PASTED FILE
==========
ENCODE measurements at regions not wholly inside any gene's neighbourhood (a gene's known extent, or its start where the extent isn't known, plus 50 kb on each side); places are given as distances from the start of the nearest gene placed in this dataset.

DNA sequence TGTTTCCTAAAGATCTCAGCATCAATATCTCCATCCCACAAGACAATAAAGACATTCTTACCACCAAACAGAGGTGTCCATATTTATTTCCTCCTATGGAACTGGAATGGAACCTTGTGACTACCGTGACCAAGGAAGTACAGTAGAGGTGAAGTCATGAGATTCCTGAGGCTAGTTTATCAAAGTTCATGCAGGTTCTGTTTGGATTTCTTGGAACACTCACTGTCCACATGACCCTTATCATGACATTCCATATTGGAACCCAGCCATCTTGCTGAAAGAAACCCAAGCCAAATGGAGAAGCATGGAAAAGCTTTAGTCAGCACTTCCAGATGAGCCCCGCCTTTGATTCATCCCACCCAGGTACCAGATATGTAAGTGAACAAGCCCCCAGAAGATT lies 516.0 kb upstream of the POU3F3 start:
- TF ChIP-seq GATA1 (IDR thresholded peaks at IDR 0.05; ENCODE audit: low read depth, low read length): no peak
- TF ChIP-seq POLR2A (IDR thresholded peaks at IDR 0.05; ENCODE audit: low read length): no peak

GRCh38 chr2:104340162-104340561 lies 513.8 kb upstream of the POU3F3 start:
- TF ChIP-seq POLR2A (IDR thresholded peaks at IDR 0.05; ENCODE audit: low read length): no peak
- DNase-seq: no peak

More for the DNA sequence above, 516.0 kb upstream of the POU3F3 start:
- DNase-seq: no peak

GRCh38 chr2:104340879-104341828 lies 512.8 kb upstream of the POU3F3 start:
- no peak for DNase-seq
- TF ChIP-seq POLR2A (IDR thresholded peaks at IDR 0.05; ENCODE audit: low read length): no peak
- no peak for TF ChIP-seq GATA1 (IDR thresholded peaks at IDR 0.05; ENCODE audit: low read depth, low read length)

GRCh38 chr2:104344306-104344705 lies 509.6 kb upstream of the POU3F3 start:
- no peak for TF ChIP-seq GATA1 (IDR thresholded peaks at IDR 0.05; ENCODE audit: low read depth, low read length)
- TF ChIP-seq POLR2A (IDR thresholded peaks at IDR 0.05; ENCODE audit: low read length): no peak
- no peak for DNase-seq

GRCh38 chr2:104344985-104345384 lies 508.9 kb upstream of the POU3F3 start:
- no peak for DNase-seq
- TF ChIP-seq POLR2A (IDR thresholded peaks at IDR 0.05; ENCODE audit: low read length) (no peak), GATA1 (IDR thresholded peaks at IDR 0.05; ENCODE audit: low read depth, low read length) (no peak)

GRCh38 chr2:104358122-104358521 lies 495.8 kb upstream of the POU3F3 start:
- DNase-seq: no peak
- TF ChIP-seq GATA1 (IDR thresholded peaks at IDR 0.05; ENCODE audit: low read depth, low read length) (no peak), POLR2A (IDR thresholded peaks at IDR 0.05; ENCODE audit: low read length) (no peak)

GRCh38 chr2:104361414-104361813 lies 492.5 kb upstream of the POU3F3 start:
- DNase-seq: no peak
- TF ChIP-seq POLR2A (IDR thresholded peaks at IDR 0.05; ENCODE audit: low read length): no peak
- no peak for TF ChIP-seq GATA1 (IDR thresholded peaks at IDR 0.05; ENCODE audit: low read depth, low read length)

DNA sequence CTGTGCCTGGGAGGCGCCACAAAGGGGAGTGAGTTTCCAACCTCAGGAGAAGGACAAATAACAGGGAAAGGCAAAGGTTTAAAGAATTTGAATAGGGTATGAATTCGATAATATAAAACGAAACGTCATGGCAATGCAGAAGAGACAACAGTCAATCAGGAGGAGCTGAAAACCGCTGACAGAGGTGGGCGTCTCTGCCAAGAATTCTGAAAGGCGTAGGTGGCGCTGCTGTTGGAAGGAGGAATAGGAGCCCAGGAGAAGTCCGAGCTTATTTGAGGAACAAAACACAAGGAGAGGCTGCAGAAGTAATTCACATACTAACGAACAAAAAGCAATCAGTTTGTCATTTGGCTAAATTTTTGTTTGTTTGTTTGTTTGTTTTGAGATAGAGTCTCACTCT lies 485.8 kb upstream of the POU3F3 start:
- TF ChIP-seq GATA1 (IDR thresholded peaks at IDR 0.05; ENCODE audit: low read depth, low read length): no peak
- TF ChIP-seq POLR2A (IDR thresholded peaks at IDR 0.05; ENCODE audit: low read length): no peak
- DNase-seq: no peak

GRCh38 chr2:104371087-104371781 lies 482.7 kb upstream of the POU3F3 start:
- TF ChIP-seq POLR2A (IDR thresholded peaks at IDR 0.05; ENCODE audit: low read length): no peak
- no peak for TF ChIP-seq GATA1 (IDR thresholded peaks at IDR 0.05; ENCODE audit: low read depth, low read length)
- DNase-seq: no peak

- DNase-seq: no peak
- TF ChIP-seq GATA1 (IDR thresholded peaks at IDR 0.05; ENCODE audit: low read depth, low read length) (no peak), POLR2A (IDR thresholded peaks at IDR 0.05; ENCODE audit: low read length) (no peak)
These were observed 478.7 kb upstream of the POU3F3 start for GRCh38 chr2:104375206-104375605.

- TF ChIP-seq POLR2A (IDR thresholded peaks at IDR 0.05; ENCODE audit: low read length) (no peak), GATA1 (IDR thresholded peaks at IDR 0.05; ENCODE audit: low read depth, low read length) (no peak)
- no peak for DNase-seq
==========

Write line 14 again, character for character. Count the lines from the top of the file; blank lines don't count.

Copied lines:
GRCh38 chr2:104344306-104344705 lies 509.6 kb upstream of the POU3F3 start: